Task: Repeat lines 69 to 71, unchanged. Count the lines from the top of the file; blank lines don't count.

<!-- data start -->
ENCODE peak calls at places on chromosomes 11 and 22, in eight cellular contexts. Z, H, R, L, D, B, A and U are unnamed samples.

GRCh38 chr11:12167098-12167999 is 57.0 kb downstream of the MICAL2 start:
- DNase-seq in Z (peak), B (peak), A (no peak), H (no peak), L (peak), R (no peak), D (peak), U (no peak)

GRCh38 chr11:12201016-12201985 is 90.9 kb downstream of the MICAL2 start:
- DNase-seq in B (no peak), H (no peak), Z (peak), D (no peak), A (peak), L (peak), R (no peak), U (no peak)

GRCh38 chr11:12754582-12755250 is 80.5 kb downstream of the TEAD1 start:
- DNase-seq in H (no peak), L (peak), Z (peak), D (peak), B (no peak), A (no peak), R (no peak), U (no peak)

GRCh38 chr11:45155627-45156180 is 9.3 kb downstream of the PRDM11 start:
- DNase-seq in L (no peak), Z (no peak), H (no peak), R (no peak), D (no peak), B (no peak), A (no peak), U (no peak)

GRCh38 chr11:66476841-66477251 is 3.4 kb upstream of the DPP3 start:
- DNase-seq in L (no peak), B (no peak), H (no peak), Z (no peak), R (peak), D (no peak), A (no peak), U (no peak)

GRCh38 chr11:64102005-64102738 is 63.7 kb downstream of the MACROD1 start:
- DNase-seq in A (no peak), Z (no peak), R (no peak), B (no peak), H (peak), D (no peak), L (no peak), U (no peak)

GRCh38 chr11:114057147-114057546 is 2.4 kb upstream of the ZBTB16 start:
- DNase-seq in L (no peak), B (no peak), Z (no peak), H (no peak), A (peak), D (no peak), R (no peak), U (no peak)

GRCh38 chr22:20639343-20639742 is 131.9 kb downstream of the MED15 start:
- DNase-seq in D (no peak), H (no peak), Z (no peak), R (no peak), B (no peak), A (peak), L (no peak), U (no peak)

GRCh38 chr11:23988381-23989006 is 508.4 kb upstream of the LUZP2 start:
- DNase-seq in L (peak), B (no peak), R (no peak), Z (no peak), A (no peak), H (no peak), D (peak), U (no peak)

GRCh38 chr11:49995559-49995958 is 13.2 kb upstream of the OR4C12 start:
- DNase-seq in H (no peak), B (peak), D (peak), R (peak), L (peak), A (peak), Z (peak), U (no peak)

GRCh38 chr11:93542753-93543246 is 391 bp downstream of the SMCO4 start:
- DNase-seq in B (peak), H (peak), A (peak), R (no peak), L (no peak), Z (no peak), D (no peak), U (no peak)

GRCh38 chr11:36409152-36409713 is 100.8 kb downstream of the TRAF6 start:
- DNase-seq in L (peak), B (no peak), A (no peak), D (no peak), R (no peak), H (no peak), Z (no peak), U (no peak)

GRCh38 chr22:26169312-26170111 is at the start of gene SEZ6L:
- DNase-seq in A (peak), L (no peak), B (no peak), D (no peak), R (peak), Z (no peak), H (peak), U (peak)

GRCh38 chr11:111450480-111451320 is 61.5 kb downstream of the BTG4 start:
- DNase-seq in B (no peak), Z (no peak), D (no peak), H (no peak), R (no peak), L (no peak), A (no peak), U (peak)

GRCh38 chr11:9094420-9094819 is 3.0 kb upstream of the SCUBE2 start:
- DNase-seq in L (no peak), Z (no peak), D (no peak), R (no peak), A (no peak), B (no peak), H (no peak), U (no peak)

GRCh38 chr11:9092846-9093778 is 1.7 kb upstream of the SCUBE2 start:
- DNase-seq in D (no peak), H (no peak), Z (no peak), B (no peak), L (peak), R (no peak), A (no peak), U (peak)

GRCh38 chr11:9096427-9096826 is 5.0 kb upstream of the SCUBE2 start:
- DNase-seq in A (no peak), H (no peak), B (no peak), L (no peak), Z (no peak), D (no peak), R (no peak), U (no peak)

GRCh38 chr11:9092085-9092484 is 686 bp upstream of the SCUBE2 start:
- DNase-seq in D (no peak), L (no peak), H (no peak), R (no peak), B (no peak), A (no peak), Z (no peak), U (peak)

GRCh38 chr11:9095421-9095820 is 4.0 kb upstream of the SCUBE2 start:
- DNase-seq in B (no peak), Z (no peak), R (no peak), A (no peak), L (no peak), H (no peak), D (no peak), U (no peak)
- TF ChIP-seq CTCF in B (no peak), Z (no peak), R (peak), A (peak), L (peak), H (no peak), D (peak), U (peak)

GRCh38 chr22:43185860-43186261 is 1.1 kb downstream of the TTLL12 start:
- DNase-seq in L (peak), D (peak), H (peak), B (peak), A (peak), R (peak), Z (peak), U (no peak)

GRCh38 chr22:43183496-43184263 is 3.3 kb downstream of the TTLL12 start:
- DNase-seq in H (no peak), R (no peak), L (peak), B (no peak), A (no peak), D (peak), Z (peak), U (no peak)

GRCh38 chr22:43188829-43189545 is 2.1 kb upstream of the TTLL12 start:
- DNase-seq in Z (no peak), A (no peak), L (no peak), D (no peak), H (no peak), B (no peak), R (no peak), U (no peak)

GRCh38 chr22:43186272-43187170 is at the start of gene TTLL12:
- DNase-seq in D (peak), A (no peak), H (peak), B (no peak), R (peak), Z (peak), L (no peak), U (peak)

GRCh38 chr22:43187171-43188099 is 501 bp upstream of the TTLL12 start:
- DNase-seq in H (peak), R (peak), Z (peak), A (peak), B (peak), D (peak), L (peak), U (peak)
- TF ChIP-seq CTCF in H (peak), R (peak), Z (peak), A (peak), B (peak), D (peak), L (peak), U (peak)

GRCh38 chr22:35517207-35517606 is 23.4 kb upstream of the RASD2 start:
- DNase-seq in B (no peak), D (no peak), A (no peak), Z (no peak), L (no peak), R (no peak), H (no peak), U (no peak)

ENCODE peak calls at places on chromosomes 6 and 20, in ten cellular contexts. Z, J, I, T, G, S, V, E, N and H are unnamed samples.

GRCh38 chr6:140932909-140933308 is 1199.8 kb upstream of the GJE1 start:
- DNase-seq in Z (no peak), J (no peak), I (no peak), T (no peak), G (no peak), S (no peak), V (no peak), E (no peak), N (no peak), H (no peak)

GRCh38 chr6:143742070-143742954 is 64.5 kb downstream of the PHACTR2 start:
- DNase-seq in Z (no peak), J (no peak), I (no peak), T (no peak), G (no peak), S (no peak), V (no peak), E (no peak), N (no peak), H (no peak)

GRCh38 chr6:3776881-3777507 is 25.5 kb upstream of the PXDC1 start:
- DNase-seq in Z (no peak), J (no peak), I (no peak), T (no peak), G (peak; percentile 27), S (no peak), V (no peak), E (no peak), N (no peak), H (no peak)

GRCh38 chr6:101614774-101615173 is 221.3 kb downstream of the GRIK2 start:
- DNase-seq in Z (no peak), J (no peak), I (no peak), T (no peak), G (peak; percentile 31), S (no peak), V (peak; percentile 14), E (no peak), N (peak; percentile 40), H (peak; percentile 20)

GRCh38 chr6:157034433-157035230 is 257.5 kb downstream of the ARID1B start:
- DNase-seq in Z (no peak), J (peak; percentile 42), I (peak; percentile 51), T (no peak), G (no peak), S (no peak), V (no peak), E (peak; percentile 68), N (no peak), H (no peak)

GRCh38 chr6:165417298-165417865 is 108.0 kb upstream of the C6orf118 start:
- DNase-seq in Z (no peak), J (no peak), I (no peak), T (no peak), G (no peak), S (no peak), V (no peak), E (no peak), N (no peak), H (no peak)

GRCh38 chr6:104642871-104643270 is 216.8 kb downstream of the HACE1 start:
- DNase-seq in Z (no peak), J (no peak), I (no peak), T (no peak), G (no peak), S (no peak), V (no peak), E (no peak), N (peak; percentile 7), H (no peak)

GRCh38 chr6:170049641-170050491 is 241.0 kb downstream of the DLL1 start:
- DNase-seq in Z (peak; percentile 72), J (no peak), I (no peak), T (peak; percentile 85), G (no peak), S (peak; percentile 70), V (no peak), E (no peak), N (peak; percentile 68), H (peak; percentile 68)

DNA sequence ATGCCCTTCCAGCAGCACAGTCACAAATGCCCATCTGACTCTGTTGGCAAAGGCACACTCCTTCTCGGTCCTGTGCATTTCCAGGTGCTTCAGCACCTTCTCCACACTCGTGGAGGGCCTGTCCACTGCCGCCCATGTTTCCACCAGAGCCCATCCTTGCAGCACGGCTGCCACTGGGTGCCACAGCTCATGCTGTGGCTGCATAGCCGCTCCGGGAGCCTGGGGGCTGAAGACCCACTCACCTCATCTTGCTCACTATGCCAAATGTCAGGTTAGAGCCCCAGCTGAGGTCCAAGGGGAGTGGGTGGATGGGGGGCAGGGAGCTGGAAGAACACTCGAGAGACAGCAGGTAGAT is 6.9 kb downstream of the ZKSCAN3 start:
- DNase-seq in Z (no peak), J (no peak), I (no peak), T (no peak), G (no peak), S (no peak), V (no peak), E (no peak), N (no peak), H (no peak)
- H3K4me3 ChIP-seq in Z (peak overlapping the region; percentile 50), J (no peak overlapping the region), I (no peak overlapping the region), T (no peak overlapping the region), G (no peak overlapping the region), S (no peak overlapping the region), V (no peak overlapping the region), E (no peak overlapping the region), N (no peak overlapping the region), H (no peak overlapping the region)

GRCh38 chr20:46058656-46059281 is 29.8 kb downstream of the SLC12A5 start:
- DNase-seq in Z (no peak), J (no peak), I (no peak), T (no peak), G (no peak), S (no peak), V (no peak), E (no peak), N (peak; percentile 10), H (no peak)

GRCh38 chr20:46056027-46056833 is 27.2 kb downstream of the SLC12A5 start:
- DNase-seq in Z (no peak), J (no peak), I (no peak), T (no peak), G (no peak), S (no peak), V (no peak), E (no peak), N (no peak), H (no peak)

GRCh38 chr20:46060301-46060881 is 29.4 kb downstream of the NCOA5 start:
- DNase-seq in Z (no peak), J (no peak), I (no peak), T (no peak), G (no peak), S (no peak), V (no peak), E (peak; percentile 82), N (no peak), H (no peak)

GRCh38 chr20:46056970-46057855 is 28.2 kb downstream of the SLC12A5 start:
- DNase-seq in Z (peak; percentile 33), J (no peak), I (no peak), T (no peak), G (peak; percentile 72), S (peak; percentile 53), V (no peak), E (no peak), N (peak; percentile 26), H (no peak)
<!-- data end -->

GRCh38 chr6:170049641-170050491 is 241.0 kb downstream of the DLL1 start:
- DNase-seq in Z (peak; percentile 72), J (no peak), I (no peak), T (peak; percentile 85), G (no peak), S (peak; percentile 70), V (no peak), E (no peak), N (peak; percentile 68), H (peak; percentile 68)

DNA sequence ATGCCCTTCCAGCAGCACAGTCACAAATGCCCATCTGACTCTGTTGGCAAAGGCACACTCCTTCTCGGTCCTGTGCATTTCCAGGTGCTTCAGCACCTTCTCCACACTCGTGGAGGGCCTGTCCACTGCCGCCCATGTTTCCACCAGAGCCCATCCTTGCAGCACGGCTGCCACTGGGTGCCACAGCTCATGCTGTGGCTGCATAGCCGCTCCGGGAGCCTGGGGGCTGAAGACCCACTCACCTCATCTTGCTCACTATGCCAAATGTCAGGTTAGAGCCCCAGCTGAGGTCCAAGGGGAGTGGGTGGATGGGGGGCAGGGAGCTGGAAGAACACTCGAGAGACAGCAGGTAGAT is 6.9 kb downstream of the ZKSCAN3 start: